You can stream music to the McAire using your home’s Wi-Fi network and iTunes on your Mac or PC—but why bother when you can utilize the McIntosh app for your iPhone or iPad?  Using the app gives you similar functionality to iTunes, but turns the screen of your device into yet another McIntosh blue meter!  What could be cooler than that?

An auxiliary audio input on the back panel lets you get really wacky if you want, by connecting a turntable or other source unit to your McAire system.  We didn’t take things that far, but we did plug in a vintage McIntosh MR-71 FM tuner.  This requires a bit more shelf space, but the tube tuner is a nice addition to the system, if you’re listening to FM radio.

For seasoned McIntosh aficionados, or those discovering the brand for the first time, the McAire compact system is an excellent idea for adding high-performance audio to any room in the house.

McIntosh McAire


McIntosh MEN 220

Moving speakers around your listening room to get the best possible sound can be both frustrating and fruitless.  Depending on the size and type of the speakers, you could spend countless hours getting them in just the right position and, even then, the sound still might not be perfect, because the listening environment itself plays a huge role in defining that sweet spot and achieving auditory bliss.

Room treatments are another headache.  You tell yourself that your speakers will sound way better with those gigantic bass traps you’ve been lusting after, but you can only fit so much stuff into a room before friends and loved ones either intervene or nominate you to star in one of those reality shows about people who hoard things.  Indeed, this process of generating the desired audio orbs down to the millimeter can quickly drive you mad.  And don’t even get us started on the tape marks on the floor. As a good audiophile buddy reminds us: “The amount of blue masking tape on your listening-room floor is directly proportional to how close to a nervous breakdown you might be.”

Meet Mac’s Magic Box

Of course, a room that’s been properly treated with the speakers optimally placed is still the Holy Grail.  Unfortunately, most of us don’t ever quite achieve this, so our rack of expensive gear never reaches its full potential.  This is why the engineers at McIntosh Labs created the MEN220.  It doesn’t use magic exactly; just a serious amount of heavy-duty science, to produce magical results, which seem all the more supernatural considering how easy it is to set up.

For the MEN220, McIntosh licensed RoomPerfect technology from Danish audio wizard Peter Lyngdorf, whose Steinway Lyngdorf music systems, which cost upwards of a couple hundred grand, utilize this proprietary room-correction software to optimize the system for any listening environment. TONE gear editor Bailey S. Barnard has written about Steinway Lyngdorf more than once in these pages and has always come away impressed. Whereas the Lyngdorf systems require a certified technician to implement the optimization software, the MEN220 allows you, the end user, to place the box between your amplifier and preamplifier, or within a processor loop if your preamplifier has one.  The MEN220 works with balanced or single-ended components, so it will integrate into any system where a break between the preamplifier and power amplifier exists.  Then, with a few simple measurements (okay, maybe more like 10), you’ll be on your way.  But, we promise, it’s easier than it sounds—and it’s certainly less maddening than inching your speakers into the exact right spot and festooning your room with foam sound traps.  Plus, it’s kind of a fun process that will make you feel like the acoustic engineer you’ve always told yourself you had the ability to be.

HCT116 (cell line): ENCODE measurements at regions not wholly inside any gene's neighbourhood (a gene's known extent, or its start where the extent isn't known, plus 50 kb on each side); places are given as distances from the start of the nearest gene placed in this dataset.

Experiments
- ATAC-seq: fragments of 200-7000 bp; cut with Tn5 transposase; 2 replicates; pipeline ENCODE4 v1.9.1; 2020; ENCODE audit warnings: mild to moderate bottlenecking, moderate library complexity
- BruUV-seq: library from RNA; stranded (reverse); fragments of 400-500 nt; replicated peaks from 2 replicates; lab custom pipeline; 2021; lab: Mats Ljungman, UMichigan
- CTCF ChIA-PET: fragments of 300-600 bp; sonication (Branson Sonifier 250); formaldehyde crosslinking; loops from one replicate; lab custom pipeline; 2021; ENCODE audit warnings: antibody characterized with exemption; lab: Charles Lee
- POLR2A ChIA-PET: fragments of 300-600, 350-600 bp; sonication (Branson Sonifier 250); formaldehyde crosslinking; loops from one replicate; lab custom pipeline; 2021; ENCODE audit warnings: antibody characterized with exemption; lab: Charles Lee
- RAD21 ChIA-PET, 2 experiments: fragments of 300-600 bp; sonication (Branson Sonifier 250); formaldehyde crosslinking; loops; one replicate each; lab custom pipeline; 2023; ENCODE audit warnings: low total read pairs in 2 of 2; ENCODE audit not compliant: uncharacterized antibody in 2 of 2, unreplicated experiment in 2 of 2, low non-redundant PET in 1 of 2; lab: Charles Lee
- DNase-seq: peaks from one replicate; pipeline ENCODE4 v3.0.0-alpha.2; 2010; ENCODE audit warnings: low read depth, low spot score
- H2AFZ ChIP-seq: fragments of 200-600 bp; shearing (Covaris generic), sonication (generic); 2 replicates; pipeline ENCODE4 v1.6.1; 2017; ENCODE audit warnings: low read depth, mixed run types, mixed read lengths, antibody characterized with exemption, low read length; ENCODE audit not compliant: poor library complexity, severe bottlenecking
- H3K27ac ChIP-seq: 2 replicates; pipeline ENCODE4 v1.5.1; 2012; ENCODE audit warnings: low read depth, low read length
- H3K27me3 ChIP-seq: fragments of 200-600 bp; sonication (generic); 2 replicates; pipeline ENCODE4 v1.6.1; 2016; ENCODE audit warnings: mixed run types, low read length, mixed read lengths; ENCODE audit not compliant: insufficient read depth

Once you fully install the MEN220, break out the calibrated microphone and long cord that McIntosh includes in the box.  The 220’s onboard processor is equipped with internal microprocessors, which measure the reflections in your room and make corrections for the peaks and dips in frequency response.  The included literature instructs you to take the first reading as close as possible to where your head is when listening to music.  This will return a reading, or “room-knowledge” score, of about 75% and will substantially improve how your system interacts with your room—but the MEN220 is capable of much more.

Additional measurements, each taken from a different spot, increase the room-knowledge score.  The higher the score, the more you will realize how much you were missing.  Using the 220 with McIntosh’s C50 preamplifier improves things even further, thanks to the C50’s built-in graphic equalizer, which allows you to fine-tune the MEN220’s audio achievements.  After a few different setups, we realized that bumping the room knowledge index above 92% eliminates the need for the onboard EQ in the C50.

Room Challenges

We put the MEN220 through its paces in a few different environments to judge its effectiveness in a treated room, a relatively inert, non-treated room and our publisher Jeff Dorgay’s living room, which has to be one of the worst-sounding rooms anyone on our staff has experienced, with major anomalies in the bass and midrange regions.  The MEN220 made a minimal difference in Jeff’s treated room with full range speakers, but in the other two environments, the 220 achieved significant gains in terms of clarity and coherence.


When using the 220, more inner detail becomes instantly apparent.  The 24-bit remaster of the Beatles’ “She Came in Through the Bathroom Window” from the Abbey Road album, startles with the level of clarity now present in this recording.  The corrections made Paul’s bass line much easier to follow, gave Ringo’s percussion its own space and elevated the backup vocals that were buried in the mix.  After the first of many test tracks, everyone was stunned at how much of a difference the 220 makes.

The piano hidden deep in the background of “Bang and Blame” (from the HDtracks download of the R.E.M. album Monster) now has much more airiness lingering well behind the right speaker, again exhibiting more clarity throughout the frequency range, with the bonus of additional dynamic information.